Investing in different types of property – Not all property income is subject to Section 24. Commercial property, furnished holiday lets and certain types of property businesses that amount to trading income rather than property income, are not subject to the same Section 24 restrictions as normal residential property lets. This should be considered when planning future investments.

Increase your pension contributions – If you make contributions to your personal pension, this increases the point at which you start paying higher rate tax. This is subject to an annual allowance and lifetime allowances, but within prescribed limits, this is effective at keeping your income within the basic rate band and it therefore not being subject to the mortgage interest changes.

Keep an eye on the higher rate band – We have a budget date announced for March 11th, 2020. An important part to keep your eye on is what the higher rate threshold is for each tax year. At the moment, it is £50,000. If this was to be extended further, it would naturally affect the position with regards your exposure to the mortgage rules, and so this would also be time to re-do some calculations before proceeding.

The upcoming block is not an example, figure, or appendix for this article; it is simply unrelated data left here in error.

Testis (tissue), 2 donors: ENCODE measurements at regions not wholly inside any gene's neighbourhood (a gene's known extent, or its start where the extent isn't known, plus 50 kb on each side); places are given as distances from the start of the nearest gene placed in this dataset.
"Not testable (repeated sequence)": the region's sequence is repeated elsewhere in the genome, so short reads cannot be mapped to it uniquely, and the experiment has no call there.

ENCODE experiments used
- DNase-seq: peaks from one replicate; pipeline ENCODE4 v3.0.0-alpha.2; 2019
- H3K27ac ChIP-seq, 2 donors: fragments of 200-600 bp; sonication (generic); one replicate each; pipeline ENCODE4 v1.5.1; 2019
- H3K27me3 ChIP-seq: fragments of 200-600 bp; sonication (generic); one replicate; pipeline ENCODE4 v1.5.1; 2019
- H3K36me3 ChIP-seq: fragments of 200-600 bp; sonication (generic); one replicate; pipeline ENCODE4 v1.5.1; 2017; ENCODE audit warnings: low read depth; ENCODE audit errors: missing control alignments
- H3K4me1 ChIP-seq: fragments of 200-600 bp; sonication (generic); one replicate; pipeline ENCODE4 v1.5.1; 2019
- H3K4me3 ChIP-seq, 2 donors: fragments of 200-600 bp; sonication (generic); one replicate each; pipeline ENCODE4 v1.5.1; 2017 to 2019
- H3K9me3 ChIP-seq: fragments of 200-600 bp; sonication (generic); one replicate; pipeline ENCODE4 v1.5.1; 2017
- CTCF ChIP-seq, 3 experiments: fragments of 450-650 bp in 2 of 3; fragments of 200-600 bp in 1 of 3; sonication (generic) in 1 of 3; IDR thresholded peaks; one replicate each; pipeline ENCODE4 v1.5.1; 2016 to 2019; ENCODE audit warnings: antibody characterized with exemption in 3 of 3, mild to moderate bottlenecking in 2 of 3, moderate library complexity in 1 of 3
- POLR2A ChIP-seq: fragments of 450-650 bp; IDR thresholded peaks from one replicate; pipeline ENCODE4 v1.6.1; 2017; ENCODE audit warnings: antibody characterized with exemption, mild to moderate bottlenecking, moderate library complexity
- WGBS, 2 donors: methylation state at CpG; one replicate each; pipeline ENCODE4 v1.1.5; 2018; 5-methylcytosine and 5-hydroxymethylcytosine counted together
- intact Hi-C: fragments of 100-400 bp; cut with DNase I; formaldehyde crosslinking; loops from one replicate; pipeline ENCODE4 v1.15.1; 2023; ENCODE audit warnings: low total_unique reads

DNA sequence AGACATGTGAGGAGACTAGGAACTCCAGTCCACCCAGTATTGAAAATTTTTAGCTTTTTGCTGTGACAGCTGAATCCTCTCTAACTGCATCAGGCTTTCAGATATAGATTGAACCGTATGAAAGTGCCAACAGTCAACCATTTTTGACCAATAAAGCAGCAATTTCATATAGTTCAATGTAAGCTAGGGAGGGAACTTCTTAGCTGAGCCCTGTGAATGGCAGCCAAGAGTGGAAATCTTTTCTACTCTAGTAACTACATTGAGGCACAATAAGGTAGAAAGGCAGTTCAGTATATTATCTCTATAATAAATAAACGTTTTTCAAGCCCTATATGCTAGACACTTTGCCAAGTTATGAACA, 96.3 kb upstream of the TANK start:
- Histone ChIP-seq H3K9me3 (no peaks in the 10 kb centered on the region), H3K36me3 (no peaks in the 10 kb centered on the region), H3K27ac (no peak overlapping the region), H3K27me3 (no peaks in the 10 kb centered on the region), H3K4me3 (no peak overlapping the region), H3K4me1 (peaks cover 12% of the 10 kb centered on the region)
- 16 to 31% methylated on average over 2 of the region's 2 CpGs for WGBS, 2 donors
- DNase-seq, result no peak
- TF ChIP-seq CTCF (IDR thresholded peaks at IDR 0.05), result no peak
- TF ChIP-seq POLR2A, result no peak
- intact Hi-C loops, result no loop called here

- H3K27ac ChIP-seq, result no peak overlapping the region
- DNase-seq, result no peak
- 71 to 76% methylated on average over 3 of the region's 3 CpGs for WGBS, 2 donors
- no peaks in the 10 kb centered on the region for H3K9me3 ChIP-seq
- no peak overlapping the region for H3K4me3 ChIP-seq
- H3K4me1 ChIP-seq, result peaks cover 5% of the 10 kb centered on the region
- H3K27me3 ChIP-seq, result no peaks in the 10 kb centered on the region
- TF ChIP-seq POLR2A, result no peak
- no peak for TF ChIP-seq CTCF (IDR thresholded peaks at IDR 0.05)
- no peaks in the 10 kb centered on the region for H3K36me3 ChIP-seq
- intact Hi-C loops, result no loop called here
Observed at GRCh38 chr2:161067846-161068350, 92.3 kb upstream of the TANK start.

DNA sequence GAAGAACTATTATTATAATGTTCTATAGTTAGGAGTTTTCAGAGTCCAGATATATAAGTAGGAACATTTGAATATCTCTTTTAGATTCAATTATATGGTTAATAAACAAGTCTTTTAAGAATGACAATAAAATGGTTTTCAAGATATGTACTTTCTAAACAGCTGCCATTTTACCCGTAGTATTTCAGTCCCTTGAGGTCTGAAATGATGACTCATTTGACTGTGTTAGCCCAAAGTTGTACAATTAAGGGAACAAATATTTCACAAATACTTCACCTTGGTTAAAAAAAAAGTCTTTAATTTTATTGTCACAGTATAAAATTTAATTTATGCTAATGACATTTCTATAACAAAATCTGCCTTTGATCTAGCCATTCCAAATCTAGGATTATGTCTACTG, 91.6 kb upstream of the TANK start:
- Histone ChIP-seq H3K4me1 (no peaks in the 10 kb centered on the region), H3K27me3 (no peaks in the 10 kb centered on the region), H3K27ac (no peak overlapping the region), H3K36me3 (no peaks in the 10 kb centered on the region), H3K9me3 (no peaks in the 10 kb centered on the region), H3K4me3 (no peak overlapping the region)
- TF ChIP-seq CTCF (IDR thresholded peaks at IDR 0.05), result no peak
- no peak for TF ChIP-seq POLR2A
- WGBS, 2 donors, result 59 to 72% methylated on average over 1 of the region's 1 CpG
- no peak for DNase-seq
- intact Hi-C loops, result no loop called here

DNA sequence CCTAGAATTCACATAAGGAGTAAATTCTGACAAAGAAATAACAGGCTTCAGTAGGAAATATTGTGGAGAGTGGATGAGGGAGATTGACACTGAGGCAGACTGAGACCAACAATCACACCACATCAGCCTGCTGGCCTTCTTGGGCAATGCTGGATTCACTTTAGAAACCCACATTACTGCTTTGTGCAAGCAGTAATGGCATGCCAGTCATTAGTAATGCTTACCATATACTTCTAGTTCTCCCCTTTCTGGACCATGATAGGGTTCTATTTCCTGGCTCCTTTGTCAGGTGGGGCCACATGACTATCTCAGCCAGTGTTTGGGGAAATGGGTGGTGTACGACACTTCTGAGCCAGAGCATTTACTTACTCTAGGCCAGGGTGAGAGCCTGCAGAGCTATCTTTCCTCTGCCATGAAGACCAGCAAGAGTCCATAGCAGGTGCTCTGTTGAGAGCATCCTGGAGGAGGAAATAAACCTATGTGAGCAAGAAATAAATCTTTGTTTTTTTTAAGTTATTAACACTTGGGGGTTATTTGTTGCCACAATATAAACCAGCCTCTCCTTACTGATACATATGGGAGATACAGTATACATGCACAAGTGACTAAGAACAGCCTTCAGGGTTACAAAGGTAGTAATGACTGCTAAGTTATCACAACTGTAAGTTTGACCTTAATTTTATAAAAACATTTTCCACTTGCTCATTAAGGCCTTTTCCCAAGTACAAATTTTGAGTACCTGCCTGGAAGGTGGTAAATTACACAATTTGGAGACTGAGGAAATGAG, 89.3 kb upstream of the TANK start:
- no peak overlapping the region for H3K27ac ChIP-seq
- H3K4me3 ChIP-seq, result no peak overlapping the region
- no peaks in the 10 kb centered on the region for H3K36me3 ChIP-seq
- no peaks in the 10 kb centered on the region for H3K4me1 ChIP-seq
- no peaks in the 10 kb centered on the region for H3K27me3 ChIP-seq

Sell some properties and pay down your mortgage – If you’re violently shaking your head at the moment, this probably isn’t for you. However, for some people, perhaps if there are some non-tax reasons for doing so, reducing the size of their property portfolio is the best option. The additional proceeds can be used to pay down the mortgages. While this can actually make the tax slightly higher because there is more income, this profit is “real” extra profit (rather than the artificial extra profit that can be realised from the Section 24 mortgage interest changes) and therefore you are still in a better net position.

Conclusion

There are three top tips for helping you deal with the ever-increasing impacts of section 24:

  • Stay aware of what your position is going to be at the end of the tax year, so there are no nasty surprises with tax bills. Completing your tax return early will help!
  • Keep up to date with the latest changes in tax rules that could affect your position (like the higher rate band being changed in the future).
  • Don’t be afraid to plan ahead and change your plans if needs be. Plans made back in 2015 when the rules were first introduced, may not take in to account the latest changes, and it is therefore worthwhile looking at your position periodically.

Specialist property tax advisors, such as Rita4Rent, will be able to help with all three.

Rita4Rent Michael Wright This Guide was produced by Michael Wright, Landlord Tax Expert at Rita4Rent, who are specialist landlord tax advisors, and the sole recommended tax advisors of the Residential Landlords Association. Michael now writes for Listentotaxman.com on matters relating to property and landlord tax. Rita4Rent are very happy to speak with Listentotaxman visitors to discuss any tax questions they might have – just visit the Rita4Rent website for contact details.